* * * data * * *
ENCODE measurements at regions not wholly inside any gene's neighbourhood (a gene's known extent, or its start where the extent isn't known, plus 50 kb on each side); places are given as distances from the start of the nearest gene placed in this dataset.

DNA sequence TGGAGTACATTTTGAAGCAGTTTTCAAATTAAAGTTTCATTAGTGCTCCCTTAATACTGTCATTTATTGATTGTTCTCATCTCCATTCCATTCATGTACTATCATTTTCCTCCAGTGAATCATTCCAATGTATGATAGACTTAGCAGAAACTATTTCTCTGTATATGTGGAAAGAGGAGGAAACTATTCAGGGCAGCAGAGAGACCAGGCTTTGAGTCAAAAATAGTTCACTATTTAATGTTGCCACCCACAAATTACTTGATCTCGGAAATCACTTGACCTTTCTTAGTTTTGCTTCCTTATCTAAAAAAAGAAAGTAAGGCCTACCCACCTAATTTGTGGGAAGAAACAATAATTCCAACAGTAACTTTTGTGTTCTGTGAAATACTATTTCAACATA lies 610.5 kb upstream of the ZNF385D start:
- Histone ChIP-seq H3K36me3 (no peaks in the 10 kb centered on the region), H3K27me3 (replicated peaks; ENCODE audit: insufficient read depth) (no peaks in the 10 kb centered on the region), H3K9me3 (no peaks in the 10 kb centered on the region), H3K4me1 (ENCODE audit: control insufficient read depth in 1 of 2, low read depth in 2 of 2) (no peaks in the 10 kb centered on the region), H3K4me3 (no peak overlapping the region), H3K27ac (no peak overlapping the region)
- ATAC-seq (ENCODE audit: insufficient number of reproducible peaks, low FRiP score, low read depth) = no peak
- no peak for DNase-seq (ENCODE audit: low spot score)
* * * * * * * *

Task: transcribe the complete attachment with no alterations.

ENCODE measurements at regions not wholly inside any gene's neighbourhood (a gene's known extent, or its start where the extent isn't known, plus 50 kb on each side); places are given as distances from the start of the nearest gene placed in this dataset.

DNA sequence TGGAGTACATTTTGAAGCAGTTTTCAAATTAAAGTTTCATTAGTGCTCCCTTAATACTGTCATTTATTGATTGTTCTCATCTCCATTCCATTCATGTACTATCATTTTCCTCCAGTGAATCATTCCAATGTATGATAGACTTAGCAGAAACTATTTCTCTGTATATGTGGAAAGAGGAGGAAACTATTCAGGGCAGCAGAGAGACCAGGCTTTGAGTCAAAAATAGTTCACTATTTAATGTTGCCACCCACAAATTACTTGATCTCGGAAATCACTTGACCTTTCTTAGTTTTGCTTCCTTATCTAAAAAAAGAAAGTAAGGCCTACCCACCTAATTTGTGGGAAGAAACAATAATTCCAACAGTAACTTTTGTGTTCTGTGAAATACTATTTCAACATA lies 610.5 kb upstream of the ZNF385D start:
- Histone ChIP-seq H3K36me3 (no peaks in the 10 kb centered on the region), H3K27me3 (replicated peaks; ENCODE audit: insufficient read depth) (no peaks in the 10 kb centered on the region), H3K9me3 (no peaks in the 10 kb centered on the region), H3K4me1 (ENCODE audit: control insufficient read depth in 1 of 2, low read depth in 2 of 2) (no peaks in the 10 kb centered on the region), H3K4me3 (no peak overlapping the region), H3K27ac (no peak overlapping the region)
- ATAC-seq (ENCODE audit: insufficient number of reproducible peaks, low FRiP score, low read depth) = no peak
- no peak for DNase-seq (ENCODE audit: low spot score)